Another class of olefin-nickel compounds useful as catalyst precursors is 1r-allyl nickel compounds wherein the nickel moiety is bonded to a 1r-allylic moiety characterized by delocalization of the electronic contribution of the 11- allyl moiety among three contiguous carbon atoms. One suitable type of 1r-allyl nickel compounds is represented by the Formula V:

wherein R and R independently are hydrogen, alkyl, cycloalkyl, alkenyl, cycloalkenyl, aralkyl, aryl or alkaryl of up to 8 carbon atoms, Y is halogen, preferably halogen of atomic number from 17 to 35 inclusive, i.e., chlorine or bromine, alkoxy or alkanoyloxy of up to 10 carbon atoms, and the dotted line designation represents the electronic delocalization among the three illustrated contiguous carbon atoms, with the proviso that R" together with one R may form a divalent alkylene moiety of 2 to 10 carbon atoms, preferably 2 to 5, and up to 3 additional olefinic double bonds. When considered as a whole, preand other ar-allyl nickel halides probably exist independently in the form of a dimer, for convenience and simplicity the 1r-allyl nickel halides are herein depicted and named as monomeric species.

Other suitable 1r-allyl nickel compounds of Formula V are 1r-allylnicke1 acetate, vr-methylallylnickel propionate, vr-cyclooctenylnickel octoate, 1r-allylnickel methoxyate and ar-allylnickel ethoxyate.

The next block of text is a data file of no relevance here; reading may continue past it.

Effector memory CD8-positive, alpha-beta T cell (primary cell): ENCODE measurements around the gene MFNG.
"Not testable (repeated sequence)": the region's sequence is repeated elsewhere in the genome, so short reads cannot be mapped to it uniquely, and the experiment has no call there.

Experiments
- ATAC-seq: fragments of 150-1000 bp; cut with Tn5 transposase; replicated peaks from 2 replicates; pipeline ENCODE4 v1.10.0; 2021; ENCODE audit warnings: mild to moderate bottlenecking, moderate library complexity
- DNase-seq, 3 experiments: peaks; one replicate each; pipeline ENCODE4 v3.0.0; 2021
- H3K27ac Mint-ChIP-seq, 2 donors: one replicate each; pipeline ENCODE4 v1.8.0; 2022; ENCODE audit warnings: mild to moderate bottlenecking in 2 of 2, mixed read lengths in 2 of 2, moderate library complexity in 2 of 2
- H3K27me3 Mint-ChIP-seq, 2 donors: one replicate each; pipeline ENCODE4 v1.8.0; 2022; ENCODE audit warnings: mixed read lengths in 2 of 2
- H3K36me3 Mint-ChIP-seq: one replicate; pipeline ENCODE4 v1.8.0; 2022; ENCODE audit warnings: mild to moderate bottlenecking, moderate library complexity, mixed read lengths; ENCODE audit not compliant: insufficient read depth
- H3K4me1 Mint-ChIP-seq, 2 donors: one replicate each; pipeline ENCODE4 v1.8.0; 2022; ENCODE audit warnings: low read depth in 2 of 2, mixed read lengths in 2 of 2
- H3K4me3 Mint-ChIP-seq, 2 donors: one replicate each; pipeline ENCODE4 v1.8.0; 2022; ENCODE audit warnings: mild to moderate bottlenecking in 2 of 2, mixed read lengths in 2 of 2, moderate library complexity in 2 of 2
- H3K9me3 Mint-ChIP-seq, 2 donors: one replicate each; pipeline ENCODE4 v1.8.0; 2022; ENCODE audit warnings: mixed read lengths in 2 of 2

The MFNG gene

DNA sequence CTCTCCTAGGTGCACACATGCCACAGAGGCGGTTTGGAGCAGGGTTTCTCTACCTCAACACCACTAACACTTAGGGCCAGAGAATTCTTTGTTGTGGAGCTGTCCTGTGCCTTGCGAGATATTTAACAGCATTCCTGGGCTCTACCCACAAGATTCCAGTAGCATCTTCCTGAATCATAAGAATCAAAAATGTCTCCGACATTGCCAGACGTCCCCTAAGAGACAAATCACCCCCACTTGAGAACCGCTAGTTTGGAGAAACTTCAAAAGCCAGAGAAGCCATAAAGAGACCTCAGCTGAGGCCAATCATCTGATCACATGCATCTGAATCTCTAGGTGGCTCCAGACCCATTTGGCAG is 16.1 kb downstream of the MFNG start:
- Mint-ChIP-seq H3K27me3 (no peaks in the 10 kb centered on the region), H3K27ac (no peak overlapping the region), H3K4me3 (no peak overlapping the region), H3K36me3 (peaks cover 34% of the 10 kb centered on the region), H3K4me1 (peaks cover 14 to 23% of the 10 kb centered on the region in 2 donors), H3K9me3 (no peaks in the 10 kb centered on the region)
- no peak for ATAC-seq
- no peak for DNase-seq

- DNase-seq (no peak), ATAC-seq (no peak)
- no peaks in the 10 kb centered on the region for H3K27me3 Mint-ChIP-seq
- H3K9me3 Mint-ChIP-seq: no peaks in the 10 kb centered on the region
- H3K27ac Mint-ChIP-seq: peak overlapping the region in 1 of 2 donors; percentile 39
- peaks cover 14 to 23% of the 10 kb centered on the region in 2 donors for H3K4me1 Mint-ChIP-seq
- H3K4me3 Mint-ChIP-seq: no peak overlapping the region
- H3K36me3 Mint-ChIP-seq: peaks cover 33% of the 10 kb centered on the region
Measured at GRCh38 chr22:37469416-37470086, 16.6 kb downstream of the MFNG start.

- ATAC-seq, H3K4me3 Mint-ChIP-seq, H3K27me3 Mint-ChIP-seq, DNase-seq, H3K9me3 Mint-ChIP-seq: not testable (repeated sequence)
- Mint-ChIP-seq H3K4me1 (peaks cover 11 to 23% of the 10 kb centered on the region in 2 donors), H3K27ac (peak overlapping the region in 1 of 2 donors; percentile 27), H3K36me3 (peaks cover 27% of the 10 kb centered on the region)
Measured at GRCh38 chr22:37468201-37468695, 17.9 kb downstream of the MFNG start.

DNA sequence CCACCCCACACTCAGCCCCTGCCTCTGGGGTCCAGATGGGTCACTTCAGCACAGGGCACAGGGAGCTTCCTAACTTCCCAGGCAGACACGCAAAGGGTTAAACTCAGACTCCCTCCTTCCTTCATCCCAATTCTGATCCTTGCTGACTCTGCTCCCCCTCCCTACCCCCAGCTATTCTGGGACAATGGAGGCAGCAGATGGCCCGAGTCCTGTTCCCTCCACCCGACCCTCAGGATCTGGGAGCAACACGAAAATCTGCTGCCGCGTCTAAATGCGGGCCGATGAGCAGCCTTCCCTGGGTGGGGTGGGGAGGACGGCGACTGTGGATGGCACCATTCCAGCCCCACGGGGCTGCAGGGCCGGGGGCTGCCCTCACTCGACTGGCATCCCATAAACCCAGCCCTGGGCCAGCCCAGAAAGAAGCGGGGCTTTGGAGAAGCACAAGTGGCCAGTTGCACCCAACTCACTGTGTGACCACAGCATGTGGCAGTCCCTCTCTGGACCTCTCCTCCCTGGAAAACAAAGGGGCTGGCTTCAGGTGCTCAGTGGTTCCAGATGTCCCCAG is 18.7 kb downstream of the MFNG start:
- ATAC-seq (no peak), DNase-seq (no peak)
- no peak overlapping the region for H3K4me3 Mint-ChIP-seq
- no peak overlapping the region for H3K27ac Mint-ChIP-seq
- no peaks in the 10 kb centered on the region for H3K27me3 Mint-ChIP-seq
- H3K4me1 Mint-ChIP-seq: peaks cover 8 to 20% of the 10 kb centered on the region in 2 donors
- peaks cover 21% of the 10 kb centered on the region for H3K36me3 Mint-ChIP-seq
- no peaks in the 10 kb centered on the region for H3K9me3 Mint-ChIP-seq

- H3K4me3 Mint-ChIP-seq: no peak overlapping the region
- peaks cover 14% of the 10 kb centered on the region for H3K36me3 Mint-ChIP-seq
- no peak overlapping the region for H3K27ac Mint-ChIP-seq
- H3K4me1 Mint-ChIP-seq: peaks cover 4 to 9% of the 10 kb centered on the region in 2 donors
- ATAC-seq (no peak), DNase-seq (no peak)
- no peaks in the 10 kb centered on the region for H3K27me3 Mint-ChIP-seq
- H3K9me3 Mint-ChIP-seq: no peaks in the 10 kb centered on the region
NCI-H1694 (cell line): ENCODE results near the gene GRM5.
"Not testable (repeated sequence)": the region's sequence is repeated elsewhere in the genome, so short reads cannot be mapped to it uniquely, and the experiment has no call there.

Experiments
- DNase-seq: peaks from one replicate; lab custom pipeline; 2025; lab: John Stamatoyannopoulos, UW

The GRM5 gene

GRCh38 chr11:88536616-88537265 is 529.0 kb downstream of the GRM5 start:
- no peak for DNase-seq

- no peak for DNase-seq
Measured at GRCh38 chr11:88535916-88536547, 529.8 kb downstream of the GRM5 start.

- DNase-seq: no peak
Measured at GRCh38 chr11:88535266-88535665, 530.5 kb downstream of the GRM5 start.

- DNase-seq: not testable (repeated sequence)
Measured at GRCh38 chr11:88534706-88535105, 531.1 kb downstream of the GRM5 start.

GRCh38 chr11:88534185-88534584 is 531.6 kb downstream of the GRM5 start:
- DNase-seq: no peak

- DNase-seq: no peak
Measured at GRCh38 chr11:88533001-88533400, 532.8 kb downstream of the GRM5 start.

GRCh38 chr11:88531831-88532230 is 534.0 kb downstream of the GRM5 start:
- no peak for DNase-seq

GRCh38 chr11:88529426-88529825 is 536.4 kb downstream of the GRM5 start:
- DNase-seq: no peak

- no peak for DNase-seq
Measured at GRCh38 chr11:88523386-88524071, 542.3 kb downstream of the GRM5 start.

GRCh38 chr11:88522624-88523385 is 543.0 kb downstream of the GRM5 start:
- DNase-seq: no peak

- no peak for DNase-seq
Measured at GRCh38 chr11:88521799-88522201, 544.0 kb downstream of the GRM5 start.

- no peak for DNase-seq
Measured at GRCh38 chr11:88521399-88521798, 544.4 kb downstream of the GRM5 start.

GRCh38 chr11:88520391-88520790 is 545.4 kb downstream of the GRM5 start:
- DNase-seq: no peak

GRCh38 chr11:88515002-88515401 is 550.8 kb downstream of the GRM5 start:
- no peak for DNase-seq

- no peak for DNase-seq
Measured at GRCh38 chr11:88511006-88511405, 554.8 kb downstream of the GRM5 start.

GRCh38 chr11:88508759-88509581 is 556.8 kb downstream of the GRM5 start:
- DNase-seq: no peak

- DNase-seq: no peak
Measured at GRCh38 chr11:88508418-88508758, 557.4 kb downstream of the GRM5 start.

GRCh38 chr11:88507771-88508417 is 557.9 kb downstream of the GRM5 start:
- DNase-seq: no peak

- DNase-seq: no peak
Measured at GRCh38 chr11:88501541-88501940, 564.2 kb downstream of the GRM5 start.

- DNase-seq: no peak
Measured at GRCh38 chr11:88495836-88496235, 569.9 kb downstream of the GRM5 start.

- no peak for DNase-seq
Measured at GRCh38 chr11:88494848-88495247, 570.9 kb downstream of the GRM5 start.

Another suitable type of 1r-allyl nickel compounds useful as catalyst precursors is bis-1r-allyl nickel compounds represented by the Formula VI:

R R (VI) wherein R", R and the dotted line designation have the same significance as defined in Formula V, with the proviso that R" together with one R of the same 1r-allylic moiety may form a divalent alkylene moiety of 2 to carbon atoms, preferably of 2 to 5. When considered as a whole, preferred 1r-allyl moieties have from 3 to 12 carbon atoms and are otherwise free from aliphatic unsaturation unless the allyl moiety is part of a closing ring system. Illustrative of suitable bis-1r-allyl nickel compounds of the above Formula VI are bis-1r-allyl nickel, bis-1r-methallyl nickel, bis-1r-cinnamylnickel, bis-vr-octadienylnickel, bis-1r-cyclohexenylnickel, 1r-allyl-ir-methallylnickel, and bis-1r-cyclooctatrienylnickel.

The olefin-nickel catalyst component and the phosphorus-containing ligand catalyst component are generally contacted in substantially equimolar amounts, e.g., the molar ratio of olefin-nickel compound to the ligand varies from about 1.2:1 to 1:12, but is preferably about 1:1. The catalyst composition is suitably preformed by contacting the catalyst precursors in an inert diluent, e.g., diluents employed for the polymerization process. In another modification, however, the catalyst precursor components are contacted in the presence of the ethylene reactant during the initiation of the oligomerization process. By any modification, the catalyst precursor components are contacted at temperatures from about C. to 100 C.